There are some fans that would prefer it if Sunderland kept the same kit for a few seasons, whilst there are some that couldn’t care less what the players wore, as long as they are getting results.
For a lot of people though, the stripes matter immensely, and the number of responses along the lines of ‘release the new kit’ that you see whenever the club posts any sort of news on social media would certainly suggest there is an appetite.
At least those that do look forward to a new strip being brought out have finally been satiated.
The home kit for the coming campaign has landed, via a nicely thought out photo shoot featuring Lynden Gooch at the new Sheepfolds development behind the Stadium of Light, and as always it has prompted plenty of comment – both positive and negative.
Just as you can guarantee some fans will grow impatient waiting for a strip to be announced, you can be equally sure that when it does come out there will be a mixture of love, hate and everything in between.
It would be impossible to please everybody, but on first glance I must say I like the latest Nike offering. There are some obvious similarities with their classic 2000-02 design and the very well received Umbro effort of 2011-12, but there have been enough tweaks to the shirt to give it its own identity, most notably the first white centre stripe since 2018-19.
Another difference are the black strips down the sides of the top, which match the new front and back v-neck collar and the sleeve cuffs.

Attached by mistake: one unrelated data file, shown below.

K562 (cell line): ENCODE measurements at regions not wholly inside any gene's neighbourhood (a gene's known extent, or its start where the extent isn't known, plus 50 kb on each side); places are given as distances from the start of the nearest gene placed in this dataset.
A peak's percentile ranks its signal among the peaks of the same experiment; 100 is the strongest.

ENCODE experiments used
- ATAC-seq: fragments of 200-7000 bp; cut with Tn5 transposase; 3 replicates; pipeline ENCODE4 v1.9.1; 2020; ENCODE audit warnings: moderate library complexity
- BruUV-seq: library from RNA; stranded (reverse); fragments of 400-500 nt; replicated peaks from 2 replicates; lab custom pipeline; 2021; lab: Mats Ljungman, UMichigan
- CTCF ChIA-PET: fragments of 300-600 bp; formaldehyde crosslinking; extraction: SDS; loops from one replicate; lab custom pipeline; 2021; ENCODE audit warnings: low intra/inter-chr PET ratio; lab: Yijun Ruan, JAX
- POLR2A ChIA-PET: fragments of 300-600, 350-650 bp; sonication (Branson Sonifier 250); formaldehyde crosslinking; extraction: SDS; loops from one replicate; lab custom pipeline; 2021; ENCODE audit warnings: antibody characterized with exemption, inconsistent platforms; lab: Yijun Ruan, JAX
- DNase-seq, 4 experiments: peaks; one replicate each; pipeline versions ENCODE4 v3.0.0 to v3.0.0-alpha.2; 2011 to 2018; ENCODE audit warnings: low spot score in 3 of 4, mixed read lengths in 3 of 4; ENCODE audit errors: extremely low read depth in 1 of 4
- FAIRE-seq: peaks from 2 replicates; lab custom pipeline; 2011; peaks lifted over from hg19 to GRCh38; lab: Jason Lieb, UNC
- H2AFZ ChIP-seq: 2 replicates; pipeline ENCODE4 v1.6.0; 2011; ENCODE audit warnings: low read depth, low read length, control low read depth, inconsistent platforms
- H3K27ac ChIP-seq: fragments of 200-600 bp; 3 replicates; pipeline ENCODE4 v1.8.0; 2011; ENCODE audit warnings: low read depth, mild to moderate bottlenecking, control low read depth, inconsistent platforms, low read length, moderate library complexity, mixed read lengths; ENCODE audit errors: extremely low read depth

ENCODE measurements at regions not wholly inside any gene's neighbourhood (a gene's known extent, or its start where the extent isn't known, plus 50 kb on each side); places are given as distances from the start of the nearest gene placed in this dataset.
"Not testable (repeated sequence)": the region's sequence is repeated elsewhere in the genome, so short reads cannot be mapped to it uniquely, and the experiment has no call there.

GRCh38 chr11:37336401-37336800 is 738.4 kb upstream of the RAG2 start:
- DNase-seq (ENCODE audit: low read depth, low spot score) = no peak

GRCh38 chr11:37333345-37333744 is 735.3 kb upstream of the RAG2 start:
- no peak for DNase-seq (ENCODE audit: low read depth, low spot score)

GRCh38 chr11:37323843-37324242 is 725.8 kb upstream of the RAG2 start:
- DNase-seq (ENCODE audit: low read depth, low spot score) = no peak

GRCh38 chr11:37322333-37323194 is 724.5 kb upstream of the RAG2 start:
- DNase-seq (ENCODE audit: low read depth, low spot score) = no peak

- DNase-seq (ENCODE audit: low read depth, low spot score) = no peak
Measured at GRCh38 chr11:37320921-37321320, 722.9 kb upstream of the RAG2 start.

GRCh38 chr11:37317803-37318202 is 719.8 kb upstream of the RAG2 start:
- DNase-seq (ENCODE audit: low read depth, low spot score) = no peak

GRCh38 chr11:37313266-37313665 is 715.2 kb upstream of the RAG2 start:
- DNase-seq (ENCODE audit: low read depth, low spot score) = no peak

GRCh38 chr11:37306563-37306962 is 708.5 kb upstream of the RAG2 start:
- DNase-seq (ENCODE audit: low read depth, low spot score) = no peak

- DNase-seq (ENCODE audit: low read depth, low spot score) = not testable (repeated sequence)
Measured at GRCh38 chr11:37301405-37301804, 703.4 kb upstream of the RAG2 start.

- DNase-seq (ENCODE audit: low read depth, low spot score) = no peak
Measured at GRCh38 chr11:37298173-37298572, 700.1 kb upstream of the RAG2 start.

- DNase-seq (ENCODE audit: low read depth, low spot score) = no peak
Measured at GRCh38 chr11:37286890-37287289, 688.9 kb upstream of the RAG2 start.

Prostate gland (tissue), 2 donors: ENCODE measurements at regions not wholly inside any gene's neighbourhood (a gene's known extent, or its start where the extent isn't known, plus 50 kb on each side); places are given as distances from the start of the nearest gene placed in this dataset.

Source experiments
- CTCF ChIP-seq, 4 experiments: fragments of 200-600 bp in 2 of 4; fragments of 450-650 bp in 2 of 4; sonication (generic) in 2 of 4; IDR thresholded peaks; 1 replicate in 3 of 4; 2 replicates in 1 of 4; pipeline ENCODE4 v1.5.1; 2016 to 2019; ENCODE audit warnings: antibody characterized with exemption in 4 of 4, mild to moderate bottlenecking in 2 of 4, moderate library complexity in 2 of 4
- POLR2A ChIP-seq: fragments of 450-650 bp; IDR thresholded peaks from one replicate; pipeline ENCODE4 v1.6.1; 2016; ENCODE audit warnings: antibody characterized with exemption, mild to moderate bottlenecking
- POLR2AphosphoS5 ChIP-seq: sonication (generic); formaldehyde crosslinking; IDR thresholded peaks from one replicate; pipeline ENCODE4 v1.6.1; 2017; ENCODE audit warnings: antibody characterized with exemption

This detail seems to be the least popular feature from the comments I have seen, but for my mind, the black trim adds a bit of style and reminds me of the old-school red, white and black scarfs you still see regularly at the Stadium of Light.
There are few other deviations from the norm and the shorts and socks sound simple enough, whilst the reintroduction of women’s fit versions is a welcome development.
A further new aspect is that of the club's new principal partner Spreadex Sports being on the kit. Whilst I admit to having some real concerns over sports betting firms and their involvement with the club, there are other people better placed than me to comment, and they have expressed their views on the Roker Report site already.
If I stick purely to appearance then, I will say that their logo fits well with the general feel, even though it appears to be via a transfer of some sort.
These iron or press on sponsors logos and club crests are rarely popular seeing as they can sometimes fade or disintegrate in the wash, and most supporters prefer embroidered, embossed or direct detailing.
That said, a lot of the players feel the transfers make the strips more comfortable to wear as they do not chafe as much, with the sheen-like material, according to the blurb, including 75% recycled fibres and incorporating patented dry technology.
The new home kit, although a bespoke number once again, has a hard act to follow.
The ‘remix’ design used during 2021-22 was very well-liked and will forever be associated with a Wembley win, with one of those involved in it being SAFC Graphic Designer Alex Middleton, who I believe was also responsible for the hugely successful ‘Til the End campaign that the club ran during the Play-Offs.
The latest version is more traditional, particularly the darker shade of red used, but fingers crossed it can be as successful.
Not everybody will be as keen on the new strip as me, and the price increase has understandably put some people off too, but there is always the change kit to fall back on.
It won’t be long before we see calls for that strip to be shared after all, and that too will no doubt be the subject of strong opinion either way…